The live cross

I come from the Joe Atkinson school of broadcast journalism, by way of Bill Ralston’s news and current affairs department. While these men may disagree on may points, one on which I’m sure they would agree unequivocally is the pointlessness of the live cross on TV news bulletins. 

Could someone explain to me please, what is the point of having journalists stand outside, often in the dark (I watch the late news), battling the harsh NZ elements to say “Well, it was all action here a couple of ours ago…”?

Worse than that, the journalists don’t really seem to reveal much in their crosses anyway. All the do is introduce the piece they’ve written and then wrap it closed at the end. They clutter the bulletin.

On top of that the anchors are made to look like morons by asking stupid questions written by producers. “What’s the weather like out there Anna?”

Presumably, the crosses are there for promotional purposes. To show the viewers that such-and-such TV team have reporters everywhere and will therefore always be there to get the story first.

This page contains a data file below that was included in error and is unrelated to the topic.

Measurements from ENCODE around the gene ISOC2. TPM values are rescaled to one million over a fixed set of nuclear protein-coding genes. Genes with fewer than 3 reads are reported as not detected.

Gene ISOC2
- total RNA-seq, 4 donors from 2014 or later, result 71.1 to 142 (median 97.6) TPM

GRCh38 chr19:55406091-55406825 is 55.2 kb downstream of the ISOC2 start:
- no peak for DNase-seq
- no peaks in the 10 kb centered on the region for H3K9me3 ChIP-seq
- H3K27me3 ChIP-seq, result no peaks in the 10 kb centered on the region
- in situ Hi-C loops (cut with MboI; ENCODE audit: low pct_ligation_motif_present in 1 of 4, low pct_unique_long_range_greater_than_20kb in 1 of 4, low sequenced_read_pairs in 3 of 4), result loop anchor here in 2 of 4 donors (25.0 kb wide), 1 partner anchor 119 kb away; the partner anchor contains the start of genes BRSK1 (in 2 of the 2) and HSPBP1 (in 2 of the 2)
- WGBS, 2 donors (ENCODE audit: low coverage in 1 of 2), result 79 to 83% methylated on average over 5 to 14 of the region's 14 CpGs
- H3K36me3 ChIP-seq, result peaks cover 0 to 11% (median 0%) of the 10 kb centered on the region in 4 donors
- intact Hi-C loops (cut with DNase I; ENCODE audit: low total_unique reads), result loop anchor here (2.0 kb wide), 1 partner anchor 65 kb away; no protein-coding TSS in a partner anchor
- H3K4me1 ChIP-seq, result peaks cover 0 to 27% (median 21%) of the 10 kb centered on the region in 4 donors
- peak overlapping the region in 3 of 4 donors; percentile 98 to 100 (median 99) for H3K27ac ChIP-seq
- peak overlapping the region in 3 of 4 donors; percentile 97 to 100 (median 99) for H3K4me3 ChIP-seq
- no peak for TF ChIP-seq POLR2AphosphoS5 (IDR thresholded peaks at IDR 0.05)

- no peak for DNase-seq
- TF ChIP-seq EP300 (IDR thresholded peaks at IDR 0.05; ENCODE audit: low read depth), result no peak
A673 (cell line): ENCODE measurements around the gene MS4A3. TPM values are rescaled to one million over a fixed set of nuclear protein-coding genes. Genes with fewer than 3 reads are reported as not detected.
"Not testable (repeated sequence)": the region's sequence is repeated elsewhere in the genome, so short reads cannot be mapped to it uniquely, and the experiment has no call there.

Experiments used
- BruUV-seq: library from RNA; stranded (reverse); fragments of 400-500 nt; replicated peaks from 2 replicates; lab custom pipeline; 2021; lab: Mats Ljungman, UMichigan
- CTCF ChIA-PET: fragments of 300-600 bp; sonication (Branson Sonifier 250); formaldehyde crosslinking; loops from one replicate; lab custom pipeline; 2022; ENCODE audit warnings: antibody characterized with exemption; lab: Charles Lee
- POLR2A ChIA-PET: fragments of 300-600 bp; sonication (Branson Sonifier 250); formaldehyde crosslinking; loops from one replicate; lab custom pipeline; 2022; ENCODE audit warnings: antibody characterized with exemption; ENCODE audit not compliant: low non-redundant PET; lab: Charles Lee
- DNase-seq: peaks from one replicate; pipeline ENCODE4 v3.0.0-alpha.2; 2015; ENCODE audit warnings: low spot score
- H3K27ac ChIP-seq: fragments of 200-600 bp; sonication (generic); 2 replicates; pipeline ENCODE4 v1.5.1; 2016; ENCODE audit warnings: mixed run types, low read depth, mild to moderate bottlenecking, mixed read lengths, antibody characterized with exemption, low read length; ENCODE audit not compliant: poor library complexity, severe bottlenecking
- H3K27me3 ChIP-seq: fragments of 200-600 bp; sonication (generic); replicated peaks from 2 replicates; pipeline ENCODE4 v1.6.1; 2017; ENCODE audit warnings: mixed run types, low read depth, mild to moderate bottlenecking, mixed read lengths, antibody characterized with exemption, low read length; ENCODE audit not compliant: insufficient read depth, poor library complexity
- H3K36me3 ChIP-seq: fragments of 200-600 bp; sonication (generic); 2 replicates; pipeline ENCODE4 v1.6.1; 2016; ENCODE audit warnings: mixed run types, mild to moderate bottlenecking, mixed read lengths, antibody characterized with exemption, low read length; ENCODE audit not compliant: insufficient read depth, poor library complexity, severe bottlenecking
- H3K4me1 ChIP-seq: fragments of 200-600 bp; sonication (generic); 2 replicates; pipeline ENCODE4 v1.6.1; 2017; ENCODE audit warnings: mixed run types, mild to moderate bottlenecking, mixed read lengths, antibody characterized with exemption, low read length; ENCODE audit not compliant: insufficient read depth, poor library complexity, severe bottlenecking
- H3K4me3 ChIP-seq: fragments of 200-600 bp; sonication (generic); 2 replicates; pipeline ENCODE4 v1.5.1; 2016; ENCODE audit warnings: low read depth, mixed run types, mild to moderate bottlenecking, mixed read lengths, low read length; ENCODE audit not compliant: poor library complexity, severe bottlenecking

Except anyone with brains will tell you that that’s bullshit as news editors dictate the news agenda anyway and will only make a big story out of something for two reasons: 1) If they can get a live cross there, or 2) If someone else has already got a live cross there.

The late Walter Cronkite, a guy who knew a thing or two about news, loathed live crosses to reporters in the field. His argument was if the reporters’ comments were important enough they should have been packaged in the story itself.


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